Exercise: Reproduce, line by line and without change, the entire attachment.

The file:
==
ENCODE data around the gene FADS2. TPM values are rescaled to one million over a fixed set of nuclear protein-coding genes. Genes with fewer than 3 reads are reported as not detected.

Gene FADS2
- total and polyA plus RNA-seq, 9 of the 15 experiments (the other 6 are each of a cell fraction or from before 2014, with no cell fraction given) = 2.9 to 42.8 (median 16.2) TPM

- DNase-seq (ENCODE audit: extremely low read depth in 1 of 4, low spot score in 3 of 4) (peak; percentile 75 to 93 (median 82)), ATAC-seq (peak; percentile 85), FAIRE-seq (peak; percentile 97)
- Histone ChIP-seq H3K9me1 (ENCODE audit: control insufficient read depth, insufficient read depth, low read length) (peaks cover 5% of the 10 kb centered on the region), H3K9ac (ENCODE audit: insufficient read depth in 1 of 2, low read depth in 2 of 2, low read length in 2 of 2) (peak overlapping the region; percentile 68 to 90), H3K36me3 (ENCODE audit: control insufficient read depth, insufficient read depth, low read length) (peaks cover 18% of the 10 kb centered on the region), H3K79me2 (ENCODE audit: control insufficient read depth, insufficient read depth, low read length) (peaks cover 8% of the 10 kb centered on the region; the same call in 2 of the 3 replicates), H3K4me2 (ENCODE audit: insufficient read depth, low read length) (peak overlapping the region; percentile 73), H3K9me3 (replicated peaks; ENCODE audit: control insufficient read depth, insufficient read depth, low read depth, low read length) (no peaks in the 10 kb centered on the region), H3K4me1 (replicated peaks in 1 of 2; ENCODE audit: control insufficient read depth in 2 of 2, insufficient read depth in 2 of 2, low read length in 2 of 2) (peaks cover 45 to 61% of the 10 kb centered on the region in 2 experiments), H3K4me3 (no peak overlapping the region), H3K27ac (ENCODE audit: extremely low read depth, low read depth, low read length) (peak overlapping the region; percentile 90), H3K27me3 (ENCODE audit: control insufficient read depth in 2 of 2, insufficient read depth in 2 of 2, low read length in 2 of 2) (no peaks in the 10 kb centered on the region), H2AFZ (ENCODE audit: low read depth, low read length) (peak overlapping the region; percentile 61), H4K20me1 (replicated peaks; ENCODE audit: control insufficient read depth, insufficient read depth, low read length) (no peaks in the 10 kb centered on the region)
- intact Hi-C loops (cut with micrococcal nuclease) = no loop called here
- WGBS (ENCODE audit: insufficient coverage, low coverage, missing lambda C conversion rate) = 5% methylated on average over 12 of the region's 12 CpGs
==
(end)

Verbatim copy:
ENCODE data around the gene FADS2. TPM values are rescaled to one million over a fixed set of nuclear protein-coding genes. Genes with fewer than 3 reads are reported as not detected.

Gene FADS2
- total and polyA plus RNA-seq, 9 of the 15 experiments (the other 6 are each of a cell fraction or from before 2014, with no cell fraction given) = 2.9 to 42.8 (median 16.2) TPM

- DNase-seq (ENCODE audit: extremely low read depth in 1 of 4, low spot score in 3 of 4) (peak; percentile 75 to 93 (median 82)), ATAC-seq (peak; percentile 85), FAIRE-seq (peak; percentile 97)
- Histone ChIP-seq H3K9me1 (ENCODE audit: control insufficient read depth, insufficient read depth, low read length) (peaks cover 5% of the 10 kb centered on the region), H3K9ac (ENCODE audit: insufficient read depth in 1 of 2, low read depth in 2 of 2, low read length in 2 of 2) (peak overlapping the region; percentile 68 to 90), H3K36me3 (ENCODE audit: control insufficient read depth, insufficient read depth, low read length) (peaks cover 18% of the 10 kb centered on the region), H3K79me2 (ENCODE audit: control insufficient read depth, insufficient read depth, low read length) (peaks cover 8% of the 10 kb centered on the region; the same call in 2 of the 3 replicates), H3K4me2 (ENCODE audit: insufficient read depth, low read length) (peak overlapping the region; percentile 73), H3K9me3 (replicated peaks; ENCODE audit: control insufficient read depth, insufficient read depth, low read depth, low read length) (no peaks in the 10 kb centered on the region), H3K4me1 (replicated peaks in 1 of 2; ENCODE audit: control insufficient read depth in 2 of 2, insufficient read depth in 2 of 2, low read length in 2 of 2) (peaks cover 45 to 61% of the 10 kb centered on the region in 2 experiments), H3K4me3 (no peak overlapping the region), H3K27ac (ENCODE audit: extremely low read depth, low read depth, low read length) (peak overlapping the region; percentile 90), H3K27me3 (ENCODE audit: control insufficient read depth in 2 of 2, insufficient read depth in 2 of 2, low read length in 2 of 2) (no peaks in the 10 kb centered on the region), H2AFZ (ENCODE audit: low read depth, low read length) (peak overlapping the region; percentile 61), H4K20me1 (replicated peaks; ENCODE audit: control insufficient read depth, insufficient read depth, low read length) (no peaks in the 10 kb centered on the region)
- intact Hi-C loops (cut with micrococcal nuclease) = no loop called here
- WGBS (ENCODE audit: insufficient coverage, low coverage, missing lambda C conversion rate) = 5% methylated on average over 12 of the region's 12 CpGs